Blackbird was born in the L'Arbre Croche area of Michigan (now Harbor Springs) around 1815. At least one account, though, places this date as late as 1821. His father was an Ottawa chief named Mack-e-te-be-nessy (Makade-binesi, "black hawk"). The name was mistranslated first by the French and from French to English as "Blackbird", which became the family's English name. Makade-binesi was chief of the Arbor Croche or Middle Village band. Makade-binesi was stranded on a small island by white traders he was helping, and was left to die. Although his father survived, this cruelty left a strong impression on Andrew. The death of his brother, William, in Rome, Italy on June 25, 1833, under suspicious circumstances as he was completing his studies for the Roman Catholic priesthood, left an indelible impression on Andrew and perhaps was the source of his intense antipathy for that religion from then on.
Blackbird frequently bemoaned his limited formal education. Because his father was a chief, Blackbird was solidly educated in traditional Ottawa culture and practices.
Blackbird was baptized a Roman Catholic by a priest called Father Baden in 1825, but later converted to Protestantism. He served as interpreter at the Protestant mission in L'Arbre Croche. Even though he was a Christian, he knew the traditional Ottawa religious beliefs well.
Blackbird was trained as a blacksmith at mission schools in the L'Arbre Croche area. He studied for four years at Twinsburg Institute in Twinsburg in Summit County, Ohio, but left without graduating. In 1850 his elderly father's health worsened. This forced Blackbird to leave school and return home to assist the old chief. Later he attended Eastern Michigan University (then called Michigan State Normal School) in Ypsilanti, Michigan, for two years, but again did not graduate. In June 1858 Blackbird wrote his Twinsburg Institute mentor Rev. Samuel Bissell: "...I continue to attend the State Normal School at Ypsilanti, but am getting somewhat discouraged as to ever being perfect in the knowledge of English Language. I have begun rather too late of attending those things. I shall always speak__indistinctly__ungrammatically__for being so deeply rooted or stained with my own language....I have begun a grammar in the Indian tongue__intended to write it upon the same plan in which our first books in Latin and Greek are written...And this I thought would be about as good that I can do for them, since I cannot personally do good among them, so at least, they can have my writings if not prohibited by their Priests...The last I heard of my father were still living but very old and feeble...Our school is let out on the 25th of July__and vacation will last 10 or 11 weeks. I should like to have gone to visit my people but I am considerable in debt, therefore I will have to work out somewheres here during the time, in order to pay up my debts."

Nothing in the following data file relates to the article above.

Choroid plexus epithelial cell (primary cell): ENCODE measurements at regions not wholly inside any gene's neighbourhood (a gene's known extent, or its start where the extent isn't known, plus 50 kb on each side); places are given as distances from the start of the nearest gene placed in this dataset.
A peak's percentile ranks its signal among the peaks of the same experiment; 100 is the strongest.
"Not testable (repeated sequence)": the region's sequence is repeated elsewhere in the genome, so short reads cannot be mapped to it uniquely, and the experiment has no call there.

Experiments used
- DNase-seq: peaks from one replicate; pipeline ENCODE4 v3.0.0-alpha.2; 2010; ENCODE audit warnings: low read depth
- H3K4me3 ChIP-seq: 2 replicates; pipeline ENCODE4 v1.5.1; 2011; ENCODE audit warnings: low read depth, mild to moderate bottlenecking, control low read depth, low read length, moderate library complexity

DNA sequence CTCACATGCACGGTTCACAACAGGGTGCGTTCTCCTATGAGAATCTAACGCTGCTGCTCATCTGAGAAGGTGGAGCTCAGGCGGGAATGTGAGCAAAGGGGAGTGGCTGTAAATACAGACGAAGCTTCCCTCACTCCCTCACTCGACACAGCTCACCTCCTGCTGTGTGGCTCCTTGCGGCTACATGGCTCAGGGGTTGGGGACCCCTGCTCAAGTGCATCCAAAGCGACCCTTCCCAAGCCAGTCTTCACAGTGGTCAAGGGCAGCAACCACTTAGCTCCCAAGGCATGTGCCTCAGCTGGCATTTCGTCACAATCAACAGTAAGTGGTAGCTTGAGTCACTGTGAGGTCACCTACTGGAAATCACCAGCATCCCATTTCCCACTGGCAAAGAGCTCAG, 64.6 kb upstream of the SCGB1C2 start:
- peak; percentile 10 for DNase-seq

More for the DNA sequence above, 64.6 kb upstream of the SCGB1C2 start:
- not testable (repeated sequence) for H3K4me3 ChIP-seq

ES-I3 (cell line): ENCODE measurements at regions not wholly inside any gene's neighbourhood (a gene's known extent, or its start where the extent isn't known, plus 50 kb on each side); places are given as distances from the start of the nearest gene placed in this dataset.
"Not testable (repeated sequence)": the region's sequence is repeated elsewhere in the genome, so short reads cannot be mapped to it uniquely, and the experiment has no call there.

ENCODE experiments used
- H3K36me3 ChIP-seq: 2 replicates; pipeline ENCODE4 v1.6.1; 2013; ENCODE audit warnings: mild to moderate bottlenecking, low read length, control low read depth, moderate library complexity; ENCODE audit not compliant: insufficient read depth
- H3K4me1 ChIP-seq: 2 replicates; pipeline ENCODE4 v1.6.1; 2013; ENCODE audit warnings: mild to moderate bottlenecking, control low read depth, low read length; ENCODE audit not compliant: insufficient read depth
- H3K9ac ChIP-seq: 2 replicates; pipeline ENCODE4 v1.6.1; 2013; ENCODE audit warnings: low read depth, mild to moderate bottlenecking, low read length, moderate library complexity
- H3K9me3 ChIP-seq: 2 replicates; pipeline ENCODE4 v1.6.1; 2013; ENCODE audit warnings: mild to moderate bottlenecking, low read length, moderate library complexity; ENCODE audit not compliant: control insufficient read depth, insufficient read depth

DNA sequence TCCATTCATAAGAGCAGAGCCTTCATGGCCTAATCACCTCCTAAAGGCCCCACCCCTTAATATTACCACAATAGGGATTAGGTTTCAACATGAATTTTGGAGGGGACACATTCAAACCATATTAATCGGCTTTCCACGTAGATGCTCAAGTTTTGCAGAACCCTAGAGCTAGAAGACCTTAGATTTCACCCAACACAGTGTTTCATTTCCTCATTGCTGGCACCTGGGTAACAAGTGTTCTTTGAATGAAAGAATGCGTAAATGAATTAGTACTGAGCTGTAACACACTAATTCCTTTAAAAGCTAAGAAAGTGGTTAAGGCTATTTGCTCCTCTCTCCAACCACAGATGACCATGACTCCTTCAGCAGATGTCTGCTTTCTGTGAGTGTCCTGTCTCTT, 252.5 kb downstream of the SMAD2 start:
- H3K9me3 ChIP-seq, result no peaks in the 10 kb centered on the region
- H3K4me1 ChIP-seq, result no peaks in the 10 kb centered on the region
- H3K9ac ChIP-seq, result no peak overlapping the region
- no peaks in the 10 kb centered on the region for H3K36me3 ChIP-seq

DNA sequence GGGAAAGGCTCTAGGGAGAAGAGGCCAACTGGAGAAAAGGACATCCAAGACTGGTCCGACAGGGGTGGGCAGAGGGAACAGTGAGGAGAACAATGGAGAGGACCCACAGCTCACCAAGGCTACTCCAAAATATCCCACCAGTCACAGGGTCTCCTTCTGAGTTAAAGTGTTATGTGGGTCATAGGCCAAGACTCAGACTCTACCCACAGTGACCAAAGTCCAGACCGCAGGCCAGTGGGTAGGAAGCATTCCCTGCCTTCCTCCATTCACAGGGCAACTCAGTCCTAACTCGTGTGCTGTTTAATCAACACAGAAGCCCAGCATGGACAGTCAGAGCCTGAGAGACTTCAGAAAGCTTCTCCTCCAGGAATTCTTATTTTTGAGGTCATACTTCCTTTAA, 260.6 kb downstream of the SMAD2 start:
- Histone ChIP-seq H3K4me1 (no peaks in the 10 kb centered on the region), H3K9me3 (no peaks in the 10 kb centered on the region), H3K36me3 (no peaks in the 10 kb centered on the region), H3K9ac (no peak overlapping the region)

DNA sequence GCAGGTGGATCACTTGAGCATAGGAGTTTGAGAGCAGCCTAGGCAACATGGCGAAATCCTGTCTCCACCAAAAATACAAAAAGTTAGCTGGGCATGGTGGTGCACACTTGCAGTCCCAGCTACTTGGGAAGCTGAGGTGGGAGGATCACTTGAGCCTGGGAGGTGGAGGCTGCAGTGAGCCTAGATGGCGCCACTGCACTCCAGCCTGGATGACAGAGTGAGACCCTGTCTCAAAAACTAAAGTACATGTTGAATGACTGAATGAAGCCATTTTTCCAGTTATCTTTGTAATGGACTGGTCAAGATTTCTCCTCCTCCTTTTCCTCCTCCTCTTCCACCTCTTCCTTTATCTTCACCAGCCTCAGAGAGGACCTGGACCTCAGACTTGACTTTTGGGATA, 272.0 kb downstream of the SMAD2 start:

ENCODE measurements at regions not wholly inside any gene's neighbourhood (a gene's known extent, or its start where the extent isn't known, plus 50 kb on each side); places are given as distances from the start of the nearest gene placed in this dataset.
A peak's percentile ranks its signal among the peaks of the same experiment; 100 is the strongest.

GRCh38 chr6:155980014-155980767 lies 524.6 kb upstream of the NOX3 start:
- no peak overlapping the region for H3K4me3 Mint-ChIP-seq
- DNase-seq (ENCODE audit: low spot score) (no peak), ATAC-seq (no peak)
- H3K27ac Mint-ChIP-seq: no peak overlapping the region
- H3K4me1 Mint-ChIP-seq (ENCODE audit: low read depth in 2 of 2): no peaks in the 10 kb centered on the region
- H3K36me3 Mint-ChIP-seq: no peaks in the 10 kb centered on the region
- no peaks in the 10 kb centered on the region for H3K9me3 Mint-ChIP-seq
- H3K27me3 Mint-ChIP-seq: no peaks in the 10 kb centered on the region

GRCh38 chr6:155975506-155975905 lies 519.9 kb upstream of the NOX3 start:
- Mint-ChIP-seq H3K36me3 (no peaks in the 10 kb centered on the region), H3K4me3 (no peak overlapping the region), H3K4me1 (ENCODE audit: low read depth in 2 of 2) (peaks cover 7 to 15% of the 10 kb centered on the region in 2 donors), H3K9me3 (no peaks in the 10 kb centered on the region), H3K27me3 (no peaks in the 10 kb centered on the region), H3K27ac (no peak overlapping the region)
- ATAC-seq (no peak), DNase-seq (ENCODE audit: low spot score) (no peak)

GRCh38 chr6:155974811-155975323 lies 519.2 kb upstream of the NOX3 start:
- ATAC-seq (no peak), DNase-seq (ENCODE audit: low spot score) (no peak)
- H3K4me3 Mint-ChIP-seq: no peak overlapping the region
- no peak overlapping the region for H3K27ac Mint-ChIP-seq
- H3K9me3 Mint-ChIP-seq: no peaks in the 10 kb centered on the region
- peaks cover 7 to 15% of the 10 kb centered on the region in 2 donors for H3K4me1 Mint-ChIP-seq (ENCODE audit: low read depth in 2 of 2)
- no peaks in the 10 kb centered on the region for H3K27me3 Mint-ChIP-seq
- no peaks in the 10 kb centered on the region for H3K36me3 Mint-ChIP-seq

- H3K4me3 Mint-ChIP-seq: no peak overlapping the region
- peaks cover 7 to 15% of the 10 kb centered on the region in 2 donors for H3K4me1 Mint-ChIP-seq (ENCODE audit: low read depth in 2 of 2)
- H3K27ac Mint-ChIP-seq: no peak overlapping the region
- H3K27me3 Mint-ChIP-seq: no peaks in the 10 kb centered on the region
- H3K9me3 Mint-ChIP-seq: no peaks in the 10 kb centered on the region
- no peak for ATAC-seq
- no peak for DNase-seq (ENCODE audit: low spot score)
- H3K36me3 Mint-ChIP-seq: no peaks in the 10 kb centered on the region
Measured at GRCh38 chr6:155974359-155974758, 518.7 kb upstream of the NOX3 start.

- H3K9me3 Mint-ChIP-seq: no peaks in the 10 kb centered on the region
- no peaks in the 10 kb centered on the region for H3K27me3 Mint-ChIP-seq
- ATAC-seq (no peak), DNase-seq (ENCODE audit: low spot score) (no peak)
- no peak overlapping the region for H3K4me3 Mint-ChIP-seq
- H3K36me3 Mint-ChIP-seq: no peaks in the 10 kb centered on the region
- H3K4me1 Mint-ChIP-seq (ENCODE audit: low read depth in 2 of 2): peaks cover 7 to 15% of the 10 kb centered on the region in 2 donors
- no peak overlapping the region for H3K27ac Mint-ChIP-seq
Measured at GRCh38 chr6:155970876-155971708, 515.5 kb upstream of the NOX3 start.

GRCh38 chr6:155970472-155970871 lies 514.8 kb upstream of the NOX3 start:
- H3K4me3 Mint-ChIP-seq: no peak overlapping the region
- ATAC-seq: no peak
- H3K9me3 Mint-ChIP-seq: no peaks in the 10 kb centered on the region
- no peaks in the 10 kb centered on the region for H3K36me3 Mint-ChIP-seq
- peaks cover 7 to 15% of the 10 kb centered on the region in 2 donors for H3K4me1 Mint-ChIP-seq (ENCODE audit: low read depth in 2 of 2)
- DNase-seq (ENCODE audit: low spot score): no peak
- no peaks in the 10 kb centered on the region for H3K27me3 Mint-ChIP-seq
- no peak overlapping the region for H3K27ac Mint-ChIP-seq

Blackbird was loyal to the United States during various uprisings. In 1858 Blackbird married Elizabeth Margaret Fish, a white woman of English descent. As a result, he was viewed favorably by the United States.
By the 1850s, Blackbird had become a counselor for both sides between the United States government and the Ottawa and Ojibwa peoples. Blackbird helped veterans of the United States who were Native Americans receive their pensions. He also assisted in settling land claims. During this time, Blackbird strongly advocated that citizenship be granted to the Ottawa and other Native Americans.
When the "Treaty With The Ottawa and Chippewa" was signed on July 31, 1855, Blackbird served as an interpreter, translator and official witness ().
In 1858, Blackbird bought a house in Harbor Springs, Michigan, and settled there permanently. At the time, Harbor Springs was still primarily populated by Ottawas. Blackbird became the town's postmaster.
In 1887, Blackbird published his History of the Ottawa and Chippewa Indians of Michigan. The work was published in Ypsilanti, Michigan, by the Ypsilantian Job Printing House. The book was among the first authoritative accounts of the Ottawa and Ojibwa (Chippewa) peoples ever published.
The book covers not only historical facts, but day-to-day details of how the Ottawa and Ojibwa hunted, fished and trapped before the coming of the whites. Blackbird explains many of the traditional beliefs and cultural practices of the two tribes. Because the author was himself a Native American, the book is free of the bias commonly found in books by white authors of the period.
Finally, the book includes a basic grammar of the Ottawa and Ojibwa languages.
In a 1900 publication, Blackbird said:
"But I have heard white people say that the Indians might just as well die, for nothing can be done with them, as they will always be wild and savage and cruel. They might as well all die or be killed, every one of them, from the face of the earth, for a dead Indian is better than a live Indian. These frightful statements are heard all over the United States and every Caucasian child and every Indian child that is able to understand, knows this dreadful feeling toward us. These statements are translated and republished in foreign countries so every foreigner coming to America comes with a prejudice and a persecuting spirit toward the aborigines of America. Therefore there is no peace nor shelter for the Indians, from injustice. They are exposed to hate, to be shot at, and to be robbed in every way and manner, of their little possessions of lands which the government has allotted to them in treaties. They are cheated by the crooked works of the law."
The Andrew J. Blackbird House in Harbor Springs, Michigan, is a museum of American Indian artifacts presented in the house in which Blackbird lived from 1858 until his death in 1908. There is a Michigan State Historical Marker at the site and the house itself is listed in the National Register of Historic Places.